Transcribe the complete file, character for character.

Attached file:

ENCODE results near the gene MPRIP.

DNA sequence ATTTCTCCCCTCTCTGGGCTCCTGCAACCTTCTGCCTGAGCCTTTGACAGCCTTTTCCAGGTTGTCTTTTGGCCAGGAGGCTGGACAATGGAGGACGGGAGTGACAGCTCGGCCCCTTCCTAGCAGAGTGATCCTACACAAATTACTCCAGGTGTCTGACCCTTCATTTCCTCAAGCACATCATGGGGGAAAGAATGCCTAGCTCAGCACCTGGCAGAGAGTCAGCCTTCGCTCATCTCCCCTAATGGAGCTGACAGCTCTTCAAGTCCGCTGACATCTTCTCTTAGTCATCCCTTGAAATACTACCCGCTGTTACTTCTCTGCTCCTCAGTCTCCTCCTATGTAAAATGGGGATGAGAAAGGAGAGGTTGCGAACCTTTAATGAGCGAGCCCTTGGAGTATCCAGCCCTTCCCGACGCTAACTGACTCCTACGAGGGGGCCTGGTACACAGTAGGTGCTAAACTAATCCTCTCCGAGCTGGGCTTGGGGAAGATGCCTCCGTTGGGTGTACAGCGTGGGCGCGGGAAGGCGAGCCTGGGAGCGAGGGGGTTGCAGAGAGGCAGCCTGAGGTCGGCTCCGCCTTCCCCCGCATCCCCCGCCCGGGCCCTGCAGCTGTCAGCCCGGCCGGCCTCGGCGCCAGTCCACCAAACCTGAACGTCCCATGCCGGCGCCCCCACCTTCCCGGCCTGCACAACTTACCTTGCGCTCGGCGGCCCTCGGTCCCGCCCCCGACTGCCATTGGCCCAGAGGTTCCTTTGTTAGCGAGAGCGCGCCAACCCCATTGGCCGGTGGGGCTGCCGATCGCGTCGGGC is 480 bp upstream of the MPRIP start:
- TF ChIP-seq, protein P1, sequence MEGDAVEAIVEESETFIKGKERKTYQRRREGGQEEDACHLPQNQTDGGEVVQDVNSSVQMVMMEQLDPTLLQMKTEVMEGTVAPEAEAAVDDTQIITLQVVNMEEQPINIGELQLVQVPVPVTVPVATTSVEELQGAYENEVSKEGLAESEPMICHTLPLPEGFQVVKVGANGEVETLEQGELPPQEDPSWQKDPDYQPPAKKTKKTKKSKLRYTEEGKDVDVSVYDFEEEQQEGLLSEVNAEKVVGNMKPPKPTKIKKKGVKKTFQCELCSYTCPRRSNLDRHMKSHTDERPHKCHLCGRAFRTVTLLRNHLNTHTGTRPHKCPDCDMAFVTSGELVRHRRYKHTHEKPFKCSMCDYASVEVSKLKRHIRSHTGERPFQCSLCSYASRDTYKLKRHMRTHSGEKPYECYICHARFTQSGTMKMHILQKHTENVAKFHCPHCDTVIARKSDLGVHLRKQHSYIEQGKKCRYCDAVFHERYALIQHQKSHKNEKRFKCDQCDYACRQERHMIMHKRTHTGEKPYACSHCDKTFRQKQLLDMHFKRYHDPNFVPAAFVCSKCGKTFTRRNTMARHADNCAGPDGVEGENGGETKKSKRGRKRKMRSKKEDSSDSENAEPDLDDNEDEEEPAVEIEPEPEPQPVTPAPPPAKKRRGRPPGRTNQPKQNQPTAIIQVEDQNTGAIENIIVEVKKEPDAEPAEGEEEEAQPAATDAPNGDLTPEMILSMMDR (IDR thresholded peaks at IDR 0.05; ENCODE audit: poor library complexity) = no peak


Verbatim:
ENCODE results near the gene MPRIP.

DNA sequence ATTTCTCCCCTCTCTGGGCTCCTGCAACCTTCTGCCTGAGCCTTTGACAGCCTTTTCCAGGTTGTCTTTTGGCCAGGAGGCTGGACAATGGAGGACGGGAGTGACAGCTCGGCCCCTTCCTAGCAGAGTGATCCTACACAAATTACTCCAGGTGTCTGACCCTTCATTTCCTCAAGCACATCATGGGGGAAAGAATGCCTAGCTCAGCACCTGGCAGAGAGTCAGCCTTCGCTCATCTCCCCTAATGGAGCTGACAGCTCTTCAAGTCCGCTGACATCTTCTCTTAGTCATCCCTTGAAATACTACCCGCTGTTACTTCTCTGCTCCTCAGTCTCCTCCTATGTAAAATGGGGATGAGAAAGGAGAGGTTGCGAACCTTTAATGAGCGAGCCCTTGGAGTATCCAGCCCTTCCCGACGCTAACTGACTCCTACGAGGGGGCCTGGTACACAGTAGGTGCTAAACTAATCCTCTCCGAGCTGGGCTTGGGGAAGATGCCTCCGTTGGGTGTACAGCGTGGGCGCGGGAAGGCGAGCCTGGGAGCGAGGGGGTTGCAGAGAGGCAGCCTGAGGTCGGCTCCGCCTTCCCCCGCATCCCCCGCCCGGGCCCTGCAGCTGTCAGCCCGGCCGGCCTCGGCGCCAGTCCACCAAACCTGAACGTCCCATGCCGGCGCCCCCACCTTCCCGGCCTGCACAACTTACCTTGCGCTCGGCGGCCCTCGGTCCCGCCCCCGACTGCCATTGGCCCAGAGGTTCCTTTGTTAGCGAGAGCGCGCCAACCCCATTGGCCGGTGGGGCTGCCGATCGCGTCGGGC is 480 bp upstream of the MPRIP start:
- TF ChIP-seq, protein P1, sequence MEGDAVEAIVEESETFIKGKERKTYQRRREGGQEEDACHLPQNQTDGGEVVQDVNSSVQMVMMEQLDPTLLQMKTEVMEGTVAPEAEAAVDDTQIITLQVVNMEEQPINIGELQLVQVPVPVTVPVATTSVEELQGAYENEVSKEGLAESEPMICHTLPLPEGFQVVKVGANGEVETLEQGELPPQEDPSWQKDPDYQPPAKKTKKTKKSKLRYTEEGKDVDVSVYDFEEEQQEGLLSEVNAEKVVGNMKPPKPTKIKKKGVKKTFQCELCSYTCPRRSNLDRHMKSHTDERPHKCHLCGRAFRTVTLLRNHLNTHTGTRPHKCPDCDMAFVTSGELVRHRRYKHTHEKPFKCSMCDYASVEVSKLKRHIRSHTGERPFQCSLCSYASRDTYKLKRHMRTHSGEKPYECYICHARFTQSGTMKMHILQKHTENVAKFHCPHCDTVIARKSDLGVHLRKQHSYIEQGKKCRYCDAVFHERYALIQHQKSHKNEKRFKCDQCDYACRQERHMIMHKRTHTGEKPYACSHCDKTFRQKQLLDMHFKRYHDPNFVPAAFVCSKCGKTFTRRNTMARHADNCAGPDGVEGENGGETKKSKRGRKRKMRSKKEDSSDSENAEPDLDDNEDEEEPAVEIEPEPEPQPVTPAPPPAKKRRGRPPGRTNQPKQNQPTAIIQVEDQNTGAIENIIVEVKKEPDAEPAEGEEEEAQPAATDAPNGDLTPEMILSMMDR (IDR thresholded peaks at IDR 0.05; ENCODE audit: poor library complexity) = no peak